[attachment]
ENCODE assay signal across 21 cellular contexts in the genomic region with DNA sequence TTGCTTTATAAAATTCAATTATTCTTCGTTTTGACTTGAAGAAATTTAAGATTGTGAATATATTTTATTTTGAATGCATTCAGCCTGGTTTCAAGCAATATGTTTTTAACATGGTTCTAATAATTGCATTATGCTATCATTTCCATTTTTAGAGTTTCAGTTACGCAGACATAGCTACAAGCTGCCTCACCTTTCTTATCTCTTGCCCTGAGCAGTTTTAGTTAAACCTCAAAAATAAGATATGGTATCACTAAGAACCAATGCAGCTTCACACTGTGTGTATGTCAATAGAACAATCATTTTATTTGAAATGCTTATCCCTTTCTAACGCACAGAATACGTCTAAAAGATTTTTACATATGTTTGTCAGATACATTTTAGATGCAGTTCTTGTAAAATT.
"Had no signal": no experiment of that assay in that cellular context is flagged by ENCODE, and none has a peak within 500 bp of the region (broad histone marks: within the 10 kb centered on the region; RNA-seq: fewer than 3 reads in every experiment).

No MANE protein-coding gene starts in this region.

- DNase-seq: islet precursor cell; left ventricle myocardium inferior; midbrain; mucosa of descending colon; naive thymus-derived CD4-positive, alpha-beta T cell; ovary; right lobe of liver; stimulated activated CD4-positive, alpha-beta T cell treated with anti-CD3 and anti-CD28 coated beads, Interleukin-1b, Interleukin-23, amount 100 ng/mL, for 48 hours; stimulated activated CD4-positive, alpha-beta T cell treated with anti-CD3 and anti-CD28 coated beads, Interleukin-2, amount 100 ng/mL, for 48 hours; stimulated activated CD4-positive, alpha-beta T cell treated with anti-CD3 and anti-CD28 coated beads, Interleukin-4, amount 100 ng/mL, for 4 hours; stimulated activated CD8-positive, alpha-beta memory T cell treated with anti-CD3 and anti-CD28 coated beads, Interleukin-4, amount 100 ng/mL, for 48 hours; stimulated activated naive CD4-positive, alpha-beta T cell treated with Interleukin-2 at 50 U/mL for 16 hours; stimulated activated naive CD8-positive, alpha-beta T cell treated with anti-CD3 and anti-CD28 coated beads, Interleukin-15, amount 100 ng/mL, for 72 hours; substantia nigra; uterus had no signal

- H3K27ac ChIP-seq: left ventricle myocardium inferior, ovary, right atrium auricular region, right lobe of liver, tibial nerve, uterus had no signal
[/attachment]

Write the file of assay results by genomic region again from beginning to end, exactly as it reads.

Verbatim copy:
ENCODE assay signal across 21 cellular contexts in the genomic region with DNA sequence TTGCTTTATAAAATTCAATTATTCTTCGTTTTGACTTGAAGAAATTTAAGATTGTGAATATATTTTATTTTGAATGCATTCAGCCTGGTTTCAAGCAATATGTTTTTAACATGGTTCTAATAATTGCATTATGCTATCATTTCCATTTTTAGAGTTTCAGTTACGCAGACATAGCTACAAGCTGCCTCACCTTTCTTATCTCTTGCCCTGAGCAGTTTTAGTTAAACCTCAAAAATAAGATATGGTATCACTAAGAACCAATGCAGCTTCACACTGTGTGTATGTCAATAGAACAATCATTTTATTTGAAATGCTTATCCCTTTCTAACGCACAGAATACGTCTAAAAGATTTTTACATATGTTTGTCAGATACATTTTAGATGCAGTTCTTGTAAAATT.
"Had no signal": no experiment of that assay in that cellular context is flagged by ENCODE, and none has a peak within 500 bp of the region (broad histone marks: within the 10 kb centered on the region; RNA-seq: fewer than 3 reads in every experiment).

No MANE protein-coding gene starts in this region.

- DNase-seq: islet precursor cell; left ventricle myocardium inferior; midbrain; mucosa of descending colon; naive thymus-derived CD4-positive, alpha-beta T cell; ovary; right lobe of liver; stimulated activated CD4-positive, alpha-beta T cell treated with anti-CD3 and anti-CD28 coated beads, Interleukin-1b, Interleukin-23, amount 100 ng/mL, for 48 hours; stimulated activated CD4-positive, alpha-beta T cell treated with anti-CD3 and anti-CD28 coated beads, Interleukin-2, amount 100 ng/mL, for 48 hours; stimulated activated CD4-positive, alpha-beta T cell treated with anti-CD3 and anti-CD28 coated beads, Interleukin-4, amount 100 ng/mL, for 4 hours; stimulated activated CD8-positive, alpha-beta memory T cell treated with anti-CD3 and anti-CD28 coated beads, Interleukin-4, amount 100 ng/mL, for 48 hours; stimulated activated naive CD4-positive, alpha-beta T cell treated with Interleukin-2 at 50 U/mL for 16 hours; stimulated activated naive CD8-positive, alpha-beta T cell treated with anti-CD3 and anti-CD28 coated beads, Interleukin-15, amount 100 ng/mL, for 72 hours; substantia nigra; uterus had no signal

- H3K27ac ChIP-seq: left ventricle myocardium inferior, ovary, right atrium auricular region, right lobe of liver, tibial nerve, uterus had no signal